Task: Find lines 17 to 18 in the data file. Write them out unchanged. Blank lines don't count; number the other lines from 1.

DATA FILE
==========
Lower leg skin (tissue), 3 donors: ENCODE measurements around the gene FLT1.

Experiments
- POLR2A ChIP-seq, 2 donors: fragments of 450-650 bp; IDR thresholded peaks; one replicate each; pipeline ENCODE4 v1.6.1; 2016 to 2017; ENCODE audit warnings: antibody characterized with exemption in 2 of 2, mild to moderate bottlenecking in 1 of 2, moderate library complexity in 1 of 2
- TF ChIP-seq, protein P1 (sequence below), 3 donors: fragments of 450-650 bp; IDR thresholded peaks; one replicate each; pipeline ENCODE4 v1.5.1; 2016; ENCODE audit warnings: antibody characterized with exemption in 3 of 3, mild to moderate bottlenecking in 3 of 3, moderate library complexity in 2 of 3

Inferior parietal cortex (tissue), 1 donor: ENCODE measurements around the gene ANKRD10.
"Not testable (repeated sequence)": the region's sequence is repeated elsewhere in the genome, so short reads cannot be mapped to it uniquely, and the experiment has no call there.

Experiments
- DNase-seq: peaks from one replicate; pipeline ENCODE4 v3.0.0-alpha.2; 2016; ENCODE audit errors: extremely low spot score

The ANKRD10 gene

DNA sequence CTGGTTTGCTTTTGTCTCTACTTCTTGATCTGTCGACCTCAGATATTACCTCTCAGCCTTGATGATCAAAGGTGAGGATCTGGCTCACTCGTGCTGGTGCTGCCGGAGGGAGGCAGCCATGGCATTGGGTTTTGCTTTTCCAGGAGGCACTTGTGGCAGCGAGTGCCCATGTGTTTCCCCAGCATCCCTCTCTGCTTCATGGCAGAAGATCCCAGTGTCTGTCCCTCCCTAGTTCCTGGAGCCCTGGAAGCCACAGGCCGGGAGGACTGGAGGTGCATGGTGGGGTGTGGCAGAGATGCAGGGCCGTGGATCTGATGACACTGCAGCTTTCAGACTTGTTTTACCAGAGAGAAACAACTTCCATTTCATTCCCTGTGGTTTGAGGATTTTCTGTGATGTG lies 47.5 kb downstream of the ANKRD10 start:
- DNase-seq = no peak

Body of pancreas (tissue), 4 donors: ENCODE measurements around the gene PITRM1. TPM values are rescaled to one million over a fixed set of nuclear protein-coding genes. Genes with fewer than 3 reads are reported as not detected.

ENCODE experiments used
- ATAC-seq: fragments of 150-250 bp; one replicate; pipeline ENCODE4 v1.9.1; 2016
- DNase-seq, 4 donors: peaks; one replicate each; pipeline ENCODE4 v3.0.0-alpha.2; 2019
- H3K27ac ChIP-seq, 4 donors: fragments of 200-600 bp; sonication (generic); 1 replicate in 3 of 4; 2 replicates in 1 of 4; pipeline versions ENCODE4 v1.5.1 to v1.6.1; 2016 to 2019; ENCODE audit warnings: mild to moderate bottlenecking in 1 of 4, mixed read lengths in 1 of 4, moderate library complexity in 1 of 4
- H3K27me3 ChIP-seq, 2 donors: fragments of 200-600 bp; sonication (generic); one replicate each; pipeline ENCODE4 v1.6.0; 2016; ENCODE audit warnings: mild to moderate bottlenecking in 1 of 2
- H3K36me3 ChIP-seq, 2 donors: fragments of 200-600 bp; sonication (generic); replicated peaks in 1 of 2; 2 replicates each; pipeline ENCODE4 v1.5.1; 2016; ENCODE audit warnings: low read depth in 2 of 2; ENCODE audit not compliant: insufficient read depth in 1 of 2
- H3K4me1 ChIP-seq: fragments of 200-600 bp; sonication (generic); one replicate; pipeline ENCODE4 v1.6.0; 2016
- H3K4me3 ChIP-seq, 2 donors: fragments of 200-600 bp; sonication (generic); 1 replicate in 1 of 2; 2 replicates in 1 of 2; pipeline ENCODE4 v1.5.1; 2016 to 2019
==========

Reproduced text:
- H3K27me3 ChIP-seq, 2 donors: fragments of 200-600 bp; sonication (generic); one replicate each; pipeline ENCODE4 v1.6.0; 2016; ENCODE audit warnings: mild to moderate bottlenecking in 1 of 2
- H3K36me3 ChIP-seq, 2 donors: fragments of 200-600 bp; sonication (generic); replicated peaks in 1 of 2; 2 replicates each; pipeline ENCODE4 v1.5.1; 2016; ENCODE audit warnings: low read depth in 2 of 2; ENCODE audit not compliant: insufficient read depth in 1 of 2